Say two of you students have been here all evening, drinking wine & when it is time to leave you are tipsy. As you go down the pathway toward the gate, one of you falls off the path on the right side, so I tell him how to pick himself up & move back to the left. The other stumbles off to the left, getting lost in the bamboo. I tell him how to find his way back onto the path, by leaving the bamboo & moving to the right. Each of you has the same goal, but it takes different actions from each of you to get you there.
Likewise, there’s no faith involved. And, thus, there is no threat to any other faith-based tradition. The Buddha told each one of us to not rely on his experience, or that of anyone else, not blindly follow what they say. Listen to their Teachings, yes, but explore them ourselves, & use what works best for each of us. As the experience of suffering is unique to the individual, so too will be the exit strategy. It is up to each of us.
And, there’s no deity. The question of whether there’s a form of salvation, or of revering a god, or of these Teachings being counter to another religion is moot. In fact, when the Buddha was asked if he was a god or a man, he answered:
I am awake.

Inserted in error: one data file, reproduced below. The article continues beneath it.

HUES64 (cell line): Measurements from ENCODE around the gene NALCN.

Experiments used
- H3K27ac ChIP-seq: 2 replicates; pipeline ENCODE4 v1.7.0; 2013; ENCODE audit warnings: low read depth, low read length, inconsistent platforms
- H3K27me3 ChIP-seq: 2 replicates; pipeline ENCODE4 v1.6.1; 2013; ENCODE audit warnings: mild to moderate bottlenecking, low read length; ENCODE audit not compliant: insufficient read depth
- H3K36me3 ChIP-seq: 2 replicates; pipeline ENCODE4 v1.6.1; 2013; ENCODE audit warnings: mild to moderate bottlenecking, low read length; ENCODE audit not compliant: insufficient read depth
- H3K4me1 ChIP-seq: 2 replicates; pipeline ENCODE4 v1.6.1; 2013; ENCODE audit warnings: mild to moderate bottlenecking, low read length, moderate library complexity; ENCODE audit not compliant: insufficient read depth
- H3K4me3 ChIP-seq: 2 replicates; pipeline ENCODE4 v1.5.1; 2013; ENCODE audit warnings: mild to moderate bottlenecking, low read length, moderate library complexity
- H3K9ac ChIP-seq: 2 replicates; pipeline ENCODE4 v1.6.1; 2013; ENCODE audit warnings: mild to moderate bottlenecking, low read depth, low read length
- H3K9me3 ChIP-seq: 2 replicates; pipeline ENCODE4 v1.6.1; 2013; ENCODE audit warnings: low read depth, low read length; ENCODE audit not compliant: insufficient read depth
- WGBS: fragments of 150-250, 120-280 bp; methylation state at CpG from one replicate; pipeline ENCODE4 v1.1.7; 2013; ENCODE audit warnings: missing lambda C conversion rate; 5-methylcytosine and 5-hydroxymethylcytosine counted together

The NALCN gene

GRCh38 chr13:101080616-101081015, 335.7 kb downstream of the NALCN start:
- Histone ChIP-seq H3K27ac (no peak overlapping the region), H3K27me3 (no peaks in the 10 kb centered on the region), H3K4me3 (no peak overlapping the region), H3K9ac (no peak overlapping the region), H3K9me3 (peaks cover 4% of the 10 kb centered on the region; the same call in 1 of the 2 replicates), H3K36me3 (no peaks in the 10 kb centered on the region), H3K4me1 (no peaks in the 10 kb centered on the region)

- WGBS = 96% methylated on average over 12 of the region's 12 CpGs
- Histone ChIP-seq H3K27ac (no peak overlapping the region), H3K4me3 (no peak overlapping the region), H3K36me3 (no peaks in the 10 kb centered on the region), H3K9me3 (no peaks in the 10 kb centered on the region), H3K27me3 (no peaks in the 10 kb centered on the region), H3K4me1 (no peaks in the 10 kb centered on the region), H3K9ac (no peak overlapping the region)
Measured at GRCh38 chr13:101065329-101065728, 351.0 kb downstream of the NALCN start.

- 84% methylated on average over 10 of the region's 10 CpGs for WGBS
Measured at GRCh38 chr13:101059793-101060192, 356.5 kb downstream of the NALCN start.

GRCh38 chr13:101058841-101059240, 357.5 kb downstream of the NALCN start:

And in that, in waking up, lies the key — The ”dream” or illusion within which each of us lives & moves, so-called reality, keeps us in the same old cycles, where we continue the thoughts & behaviors that create suffering for ourselves, & for others too. By awakening from that dream, by ending our complicity in maintaining that illusion, we become able to discontinue those cycles. We end our ability to, & our willingness to, keep creating all the kinds of suffering that all the kinds of people can experience. Waking up is both the end goal of the Dharma & the practices, that is, the cessation of suffering. AND, waking up is the way to get there. Awakening is the point of it all, & it is the method. The beginning & the end, the alpha & the omega. Enlightened is what we will become when we’ve learned to quit creating suffering, & enlightenment is the means be which we learn it. AND, over & above, through & around it all, enlightened. is. what. we. already. are. There were never any claims by the Buddha that he was, or was doing, anything that all the rest of us cannot also do. There is nothing within us that is not of the Buddha.